New Zealand is facing an elastic shortage just as health officials and politicians are encouraging Kiwis to make their own masks amid warnings of a second wave of Covid-19 to come.
Sales had been at an all-time high since New Zealand was placed into lockdown at the end of March. After the move to alert level 2, elastic has become a hot commodity as businesses turn to making masks to cater for the surge in demand.
Retailers and wholesalers alike are struggling to source the thinner grades of elastic - and the shortage is hardest on small producers which, unlike large manufacturers, don't typically place large orders.
A string of businesses large and small have expanded to manufacture face masks. There's been a flurry of new start-ups while big names including Annah Stretton and Cactus Outdoor have moved to make their own.
Face It NZ - possibly NZ's newest face mask manufacturer, having launched in the second week of lockdown - said elastic had been hard to source since the country moved into alert level 2.
Beckie Wilson told the Herald she had been ringing around her suppliers, wholesalers and shops in an attempt to source elastic yarn without luck. Her business has experienced another surge in orders after last week's recommendation to have either medical-grade or reusable masks ready.
"In hindsight, I should have bulk-bought elastic," Wellington-based Wilson told the Herald.
"All suppliers have said that due to the world essentially being closed, there is no new stock due in."
Wilson said it was impossible to buy thin elastic in bulk at present.
She had enough stock left to make about 200 more masks: "I will start looking into different designs in case I can never get elastic again."
Auckland-based sewing and elastic supplies wholesaler Trendy Trims confirmed there was a shortage of "narrow width elastic" - which had proven incredibly popular with the public and businesses wanting to make their own masks..
"I don't have any problem getting it from about 12mm, but under that size is scarce," Trendy Trims owner Colin Lowe said. "Normally we would do a 3mm, 6mm and 10mm, but all of those sizes are a problem unfortunately."
Before lockdown, Trendy Trims was able to source a good stock of the smaller elastic materials from China and various parts of Asia. It typically imports between 10,000m and 12,000m of elastic per width size per shipment.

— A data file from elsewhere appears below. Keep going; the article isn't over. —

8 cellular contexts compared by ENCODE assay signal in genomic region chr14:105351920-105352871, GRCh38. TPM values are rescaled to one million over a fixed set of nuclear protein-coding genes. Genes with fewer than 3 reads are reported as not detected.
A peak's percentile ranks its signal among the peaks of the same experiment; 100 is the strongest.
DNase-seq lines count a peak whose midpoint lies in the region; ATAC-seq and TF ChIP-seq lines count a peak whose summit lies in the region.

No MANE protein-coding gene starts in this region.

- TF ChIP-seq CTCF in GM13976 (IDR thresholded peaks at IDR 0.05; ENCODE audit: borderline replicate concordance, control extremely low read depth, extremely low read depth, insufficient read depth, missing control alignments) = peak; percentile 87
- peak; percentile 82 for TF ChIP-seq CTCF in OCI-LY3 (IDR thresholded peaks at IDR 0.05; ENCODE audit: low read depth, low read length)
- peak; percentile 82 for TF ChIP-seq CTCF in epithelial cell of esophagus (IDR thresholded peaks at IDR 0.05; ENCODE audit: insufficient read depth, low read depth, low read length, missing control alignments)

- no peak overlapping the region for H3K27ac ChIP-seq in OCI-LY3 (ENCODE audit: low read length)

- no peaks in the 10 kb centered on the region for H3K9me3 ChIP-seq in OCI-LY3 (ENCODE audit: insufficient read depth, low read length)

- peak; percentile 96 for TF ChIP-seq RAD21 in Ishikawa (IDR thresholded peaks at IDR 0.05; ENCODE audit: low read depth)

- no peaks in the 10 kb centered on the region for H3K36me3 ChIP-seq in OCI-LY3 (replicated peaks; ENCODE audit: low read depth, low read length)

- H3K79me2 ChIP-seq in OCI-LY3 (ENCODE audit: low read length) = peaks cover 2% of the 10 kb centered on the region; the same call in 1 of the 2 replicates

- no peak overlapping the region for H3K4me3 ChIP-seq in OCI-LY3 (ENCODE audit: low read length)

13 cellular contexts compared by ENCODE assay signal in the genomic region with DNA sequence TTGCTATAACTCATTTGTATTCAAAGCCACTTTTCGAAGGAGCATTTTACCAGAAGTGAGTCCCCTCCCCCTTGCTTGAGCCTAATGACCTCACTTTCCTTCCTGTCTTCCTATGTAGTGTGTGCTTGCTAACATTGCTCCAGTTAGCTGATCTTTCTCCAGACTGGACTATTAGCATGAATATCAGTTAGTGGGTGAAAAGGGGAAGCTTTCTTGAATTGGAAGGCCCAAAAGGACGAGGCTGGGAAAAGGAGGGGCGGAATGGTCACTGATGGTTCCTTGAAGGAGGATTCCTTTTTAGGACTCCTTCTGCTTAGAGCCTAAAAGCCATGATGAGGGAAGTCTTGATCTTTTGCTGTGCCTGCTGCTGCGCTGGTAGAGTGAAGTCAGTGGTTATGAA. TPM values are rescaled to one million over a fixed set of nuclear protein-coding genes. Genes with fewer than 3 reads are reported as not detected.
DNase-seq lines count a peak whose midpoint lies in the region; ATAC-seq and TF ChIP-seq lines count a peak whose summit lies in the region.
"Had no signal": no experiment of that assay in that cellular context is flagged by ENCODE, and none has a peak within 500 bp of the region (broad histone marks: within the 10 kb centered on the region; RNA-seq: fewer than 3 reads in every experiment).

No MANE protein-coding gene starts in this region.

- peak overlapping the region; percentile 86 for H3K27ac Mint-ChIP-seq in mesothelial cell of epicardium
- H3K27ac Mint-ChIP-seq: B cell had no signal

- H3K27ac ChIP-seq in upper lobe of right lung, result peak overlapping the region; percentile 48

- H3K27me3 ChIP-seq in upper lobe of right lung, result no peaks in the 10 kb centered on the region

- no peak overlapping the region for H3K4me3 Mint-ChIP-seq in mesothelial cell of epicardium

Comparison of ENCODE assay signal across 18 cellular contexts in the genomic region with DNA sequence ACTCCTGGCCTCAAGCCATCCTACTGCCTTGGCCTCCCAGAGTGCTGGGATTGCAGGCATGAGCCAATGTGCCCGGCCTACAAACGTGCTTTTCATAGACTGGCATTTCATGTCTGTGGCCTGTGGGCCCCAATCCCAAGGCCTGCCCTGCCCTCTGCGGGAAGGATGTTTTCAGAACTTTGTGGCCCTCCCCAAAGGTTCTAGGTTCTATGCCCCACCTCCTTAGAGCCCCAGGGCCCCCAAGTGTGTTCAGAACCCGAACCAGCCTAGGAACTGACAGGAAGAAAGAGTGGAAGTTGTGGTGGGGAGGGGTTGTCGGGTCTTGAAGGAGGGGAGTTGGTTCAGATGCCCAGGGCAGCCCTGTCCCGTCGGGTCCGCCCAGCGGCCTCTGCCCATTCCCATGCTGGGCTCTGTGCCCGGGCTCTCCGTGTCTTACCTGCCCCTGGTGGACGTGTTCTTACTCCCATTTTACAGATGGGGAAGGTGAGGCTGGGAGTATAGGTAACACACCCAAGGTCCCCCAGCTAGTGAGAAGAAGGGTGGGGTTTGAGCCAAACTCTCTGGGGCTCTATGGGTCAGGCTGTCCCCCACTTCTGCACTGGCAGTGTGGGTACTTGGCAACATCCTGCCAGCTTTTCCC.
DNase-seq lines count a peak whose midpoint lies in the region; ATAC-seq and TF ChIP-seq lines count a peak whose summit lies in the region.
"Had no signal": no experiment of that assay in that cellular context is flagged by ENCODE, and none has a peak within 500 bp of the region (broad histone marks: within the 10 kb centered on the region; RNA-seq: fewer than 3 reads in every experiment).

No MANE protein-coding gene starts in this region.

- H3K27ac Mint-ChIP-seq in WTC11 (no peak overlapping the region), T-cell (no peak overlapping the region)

Lowe said the business, which supplies retail chains, typically carries six months' worth of stock, but it had sold out of its latest shipment in just six weeks, shortly after lockdown.
Its next shipment was due in next week - but it was not its typical quality.
"We've had to accept another type which we've seen a sample of but we're unsure whether it is going to be up to the same standard ... to keep us going."
Trendy trims supplies sewing centres and retailers such as the emporiums.
The elastic shortage was industry wide - and global, Lowe said.
"With other countries that are badly affected by Covid-19 like the United States, I understand that our elastic manufacturer overseas just can't keep up with the demand for what they want, which means our orders, which are classed probably as small, unfortunately, are getting put to back of the queue."
Australian suppliers were facing the same issue securing stock, he said.
"We didn't think [the shortage] would last this long - it's a little bit frustrating, especially when we can get the other sizes", used for clothing and other apparel.
"We have had the shops constantly asking because they're out as well."
Derrol Lamb, co-owner of Ikes and Geoffs Emporium, said the stores had run out of 3mm and 6mm elastic. It has started to run low on stock just before New Zealand moved into alert level 4.
There had been a renewed demand for it after last week's calls for households to stock up on face masks.
"Elastic is pretty hard to come by, and wholesalers in Australia are out as well," Lamb told the Herald. "I suspect even in China there are going to be issues.
"I think it is going to be a short-term issue. The capacity for making it is enormous, but I guess demand in the short timeframe has outstripped capacity, but eventually it will settle down."
Sewing and fabrics retail chain Spotlight has also been contacted for comment.
Cactus Outdoor director and founder Ben Kepes said the clothing brand had some issues sourcing elastic for its own face masks coming out of lockdown due to the supply chain issues but it was okay now because it had stocked up on raw materials in advance.
Kepes said he was concerned that some face masks on the market were mislabelled as being N95 and made claims of false protection - and that consumers did not know there was a big difference between the protection offered by fabric masks and those that were N95.
"N95 means that 95 per cent of virus and bacteria get blocked, surgical mask level, a cloth mask is just a piece of fabric and has quite big holes in it and viruses are tiny - it might slow down the air flow but it is not going to stop viruses getting through," Kepes said.
"If you're in an environment with lots of Covid around and you're breathing in and there's Covid in the air then a fabric mask is going to offer little protection."
US tech giant Apple is encouraging consumers to use a cloth face mask. It is advising the public not to use surgical or N95 masks because "healthcare workers and other medical first responders need these masks for protection". Its advice comes from the United States national public health institute Centres for Disease Control and Prevention.
Kepes said Cactus Outdoors sales of face masks had ramped back up after Dr Ashley Bloomfield's warning last week, and were up at levels seen during lockdown.
The business has sold "tens of thousands" of masks, he said.